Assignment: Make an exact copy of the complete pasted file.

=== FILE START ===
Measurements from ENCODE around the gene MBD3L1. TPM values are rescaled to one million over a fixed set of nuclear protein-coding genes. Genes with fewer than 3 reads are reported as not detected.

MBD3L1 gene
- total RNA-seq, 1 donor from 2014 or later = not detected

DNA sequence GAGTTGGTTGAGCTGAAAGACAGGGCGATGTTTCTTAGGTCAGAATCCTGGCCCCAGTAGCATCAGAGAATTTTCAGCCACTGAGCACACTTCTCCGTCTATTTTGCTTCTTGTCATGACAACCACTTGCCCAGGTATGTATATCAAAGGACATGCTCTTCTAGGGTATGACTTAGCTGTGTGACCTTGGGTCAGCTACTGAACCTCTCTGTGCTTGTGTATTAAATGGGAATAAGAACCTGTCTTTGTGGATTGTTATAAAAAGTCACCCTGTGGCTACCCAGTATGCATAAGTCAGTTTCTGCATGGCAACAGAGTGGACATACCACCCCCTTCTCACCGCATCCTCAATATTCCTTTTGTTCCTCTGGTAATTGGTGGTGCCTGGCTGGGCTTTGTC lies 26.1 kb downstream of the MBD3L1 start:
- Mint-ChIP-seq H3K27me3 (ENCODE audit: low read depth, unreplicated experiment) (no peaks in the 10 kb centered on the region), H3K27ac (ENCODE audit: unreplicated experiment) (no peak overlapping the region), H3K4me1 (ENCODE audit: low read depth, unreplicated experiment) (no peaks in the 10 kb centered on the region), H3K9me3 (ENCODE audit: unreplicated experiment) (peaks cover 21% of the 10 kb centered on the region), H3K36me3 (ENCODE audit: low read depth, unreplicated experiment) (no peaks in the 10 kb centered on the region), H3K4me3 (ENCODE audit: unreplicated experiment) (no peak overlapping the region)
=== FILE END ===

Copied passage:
Measurements from ENCODE around the gene MBD3L1. TPM values are rescaled to one million over a fixed set of nuclear protein-coding genes. Genes with fewer than 3 reads are reported as not detected.

MBD3L1 gene
- total RNA-seq, 1 donor from 2014 or later = not detected

DNA sequence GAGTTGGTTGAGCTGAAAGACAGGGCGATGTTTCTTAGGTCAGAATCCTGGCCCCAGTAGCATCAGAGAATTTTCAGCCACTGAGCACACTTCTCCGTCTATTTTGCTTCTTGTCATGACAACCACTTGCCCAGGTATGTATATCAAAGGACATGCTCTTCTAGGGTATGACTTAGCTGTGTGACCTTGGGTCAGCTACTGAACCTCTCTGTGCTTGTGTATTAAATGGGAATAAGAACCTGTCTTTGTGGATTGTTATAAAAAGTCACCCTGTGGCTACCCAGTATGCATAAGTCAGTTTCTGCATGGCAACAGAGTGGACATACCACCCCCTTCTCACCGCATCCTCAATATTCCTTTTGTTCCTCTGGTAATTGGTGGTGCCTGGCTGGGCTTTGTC lies 26.1 kb downstream of the MBD3L1 start:
- Mint-ChIP-seq H3K27me3 (ENCODE audit: low read depth, unreplicated experiment) (no peaks in the 10 kb centered on the region), H3K27ac (ENCODE audit: unreplicated experiment) (no peak overlapping the region), H3K4me1 (ENCODE audit: low read depth, unreplicated experiment) (no peaks in the 10 kb centered on the region), H3K9me3 (ENCODE audit: unreplicated experiment) (peaks cover 21% of the 10 kb centered on the region), H3K36me3 (ENCODE audit: low read depth, unreplicated experiment) (no peaks in the 10 kb centered on the region), H3K4me3 (ENCODE audit: unreplicated experiment) (no peak overlapping the region)